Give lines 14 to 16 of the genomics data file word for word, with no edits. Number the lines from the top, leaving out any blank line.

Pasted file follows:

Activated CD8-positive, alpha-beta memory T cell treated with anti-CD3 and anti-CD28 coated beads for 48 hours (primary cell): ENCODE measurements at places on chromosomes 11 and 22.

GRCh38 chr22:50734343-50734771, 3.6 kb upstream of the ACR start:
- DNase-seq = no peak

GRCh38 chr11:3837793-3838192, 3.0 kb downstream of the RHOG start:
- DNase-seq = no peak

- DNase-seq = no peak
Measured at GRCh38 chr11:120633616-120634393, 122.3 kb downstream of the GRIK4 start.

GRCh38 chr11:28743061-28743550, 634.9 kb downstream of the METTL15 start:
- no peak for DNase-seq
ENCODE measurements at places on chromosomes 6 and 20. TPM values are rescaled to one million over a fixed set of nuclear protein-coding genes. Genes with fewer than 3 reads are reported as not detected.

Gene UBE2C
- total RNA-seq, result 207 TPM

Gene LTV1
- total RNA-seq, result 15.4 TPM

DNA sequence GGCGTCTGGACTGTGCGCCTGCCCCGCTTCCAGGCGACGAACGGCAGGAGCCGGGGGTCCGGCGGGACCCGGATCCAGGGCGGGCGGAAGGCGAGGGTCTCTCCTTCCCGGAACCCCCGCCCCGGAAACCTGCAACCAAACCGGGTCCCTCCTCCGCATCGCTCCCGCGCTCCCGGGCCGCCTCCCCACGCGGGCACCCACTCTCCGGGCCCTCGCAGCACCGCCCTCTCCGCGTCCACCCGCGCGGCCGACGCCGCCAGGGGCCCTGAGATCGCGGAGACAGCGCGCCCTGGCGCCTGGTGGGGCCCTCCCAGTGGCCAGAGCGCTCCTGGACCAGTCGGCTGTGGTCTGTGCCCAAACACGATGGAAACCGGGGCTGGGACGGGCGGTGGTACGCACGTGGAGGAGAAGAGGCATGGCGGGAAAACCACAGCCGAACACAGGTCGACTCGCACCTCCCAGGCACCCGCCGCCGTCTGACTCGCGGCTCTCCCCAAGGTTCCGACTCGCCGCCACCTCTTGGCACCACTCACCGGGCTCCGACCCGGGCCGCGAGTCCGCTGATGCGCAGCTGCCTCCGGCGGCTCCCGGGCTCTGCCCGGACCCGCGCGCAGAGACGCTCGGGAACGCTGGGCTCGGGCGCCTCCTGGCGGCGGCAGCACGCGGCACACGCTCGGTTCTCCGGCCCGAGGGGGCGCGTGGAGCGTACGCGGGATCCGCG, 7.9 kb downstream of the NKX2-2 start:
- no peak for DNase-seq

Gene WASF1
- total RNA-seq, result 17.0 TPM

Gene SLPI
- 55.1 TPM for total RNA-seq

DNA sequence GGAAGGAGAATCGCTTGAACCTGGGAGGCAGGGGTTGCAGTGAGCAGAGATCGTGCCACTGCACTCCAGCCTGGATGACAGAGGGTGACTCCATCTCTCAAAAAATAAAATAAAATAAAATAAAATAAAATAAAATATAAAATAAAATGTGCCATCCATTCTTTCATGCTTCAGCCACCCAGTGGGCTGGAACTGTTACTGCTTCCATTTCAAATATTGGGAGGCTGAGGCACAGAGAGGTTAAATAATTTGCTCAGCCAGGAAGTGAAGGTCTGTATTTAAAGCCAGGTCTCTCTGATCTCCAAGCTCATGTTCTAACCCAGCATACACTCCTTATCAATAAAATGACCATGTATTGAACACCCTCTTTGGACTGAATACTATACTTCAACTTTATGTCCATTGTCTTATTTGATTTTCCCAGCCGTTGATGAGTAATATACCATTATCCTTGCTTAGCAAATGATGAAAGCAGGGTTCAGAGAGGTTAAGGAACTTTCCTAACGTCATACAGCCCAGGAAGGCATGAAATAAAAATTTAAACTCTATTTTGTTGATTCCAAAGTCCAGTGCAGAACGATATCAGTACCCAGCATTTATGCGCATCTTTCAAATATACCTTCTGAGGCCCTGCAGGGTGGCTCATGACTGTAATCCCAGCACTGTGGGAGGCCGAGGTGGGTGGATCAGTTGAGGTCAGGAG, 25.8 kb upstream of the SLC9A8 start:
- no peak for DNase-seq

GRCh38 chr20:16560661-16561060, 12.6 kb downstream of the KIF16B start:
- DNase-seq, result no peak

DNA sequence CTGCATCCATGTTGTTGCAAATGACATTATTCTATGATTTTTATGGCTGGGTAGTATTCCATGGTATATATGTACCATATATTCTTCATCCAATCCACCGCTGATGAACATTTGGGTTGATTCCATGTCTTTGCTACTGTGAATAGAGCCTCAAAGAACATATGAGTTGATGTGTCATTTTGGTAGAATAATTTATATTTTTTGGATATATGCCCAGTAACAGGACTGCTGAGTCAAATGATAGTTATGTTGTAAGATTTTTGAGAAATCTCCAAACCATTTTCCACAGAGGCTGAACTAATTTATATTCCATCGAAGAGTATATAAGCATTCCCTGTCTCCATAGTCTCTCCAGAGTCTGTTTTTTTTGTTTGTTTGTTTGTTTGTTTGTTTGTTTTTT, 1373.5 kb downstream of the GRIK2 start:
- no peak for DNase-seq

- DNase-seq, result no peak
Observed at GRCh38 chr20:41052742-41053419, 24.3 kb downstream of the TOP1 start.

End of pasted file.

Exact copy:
- total RNA-seq, result 15.4 TPM

DNA sequence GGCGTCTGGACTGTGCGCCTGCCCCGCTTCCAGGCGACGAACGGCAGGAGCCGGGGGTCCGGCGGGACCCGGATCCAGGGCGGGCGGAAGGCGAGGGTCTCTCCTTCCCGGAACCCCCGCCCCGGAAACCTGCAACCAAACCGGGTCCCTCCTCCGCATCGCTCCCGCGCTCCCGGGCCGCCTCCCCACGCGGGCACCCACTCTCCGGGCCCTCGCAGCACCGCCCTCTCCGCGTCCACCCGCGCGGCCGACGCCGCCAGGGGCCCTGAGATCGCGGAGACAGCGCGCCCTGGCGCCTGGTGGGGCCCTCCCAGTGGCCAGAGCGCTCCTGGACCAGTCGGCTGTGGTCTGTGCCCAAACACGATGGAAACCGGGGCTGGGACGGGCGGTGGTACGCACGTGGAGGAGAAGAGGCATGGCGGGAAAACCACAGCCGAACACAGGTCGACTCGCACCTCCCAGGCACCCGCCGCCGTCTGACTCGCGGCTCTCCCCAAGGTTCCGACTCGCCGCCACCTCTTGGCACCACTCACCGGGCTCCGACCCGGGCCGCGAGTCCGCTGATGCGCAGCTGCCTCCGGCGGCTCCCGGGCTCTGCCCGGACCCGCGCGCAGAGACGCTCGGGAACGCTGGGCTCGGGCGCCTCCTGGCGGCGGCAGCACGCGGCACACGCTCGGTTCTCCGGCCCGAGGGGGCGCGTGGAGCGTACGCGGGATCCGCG, 7.9 kb downstream of the NKX2-2 start:
- no peak for DNase-seq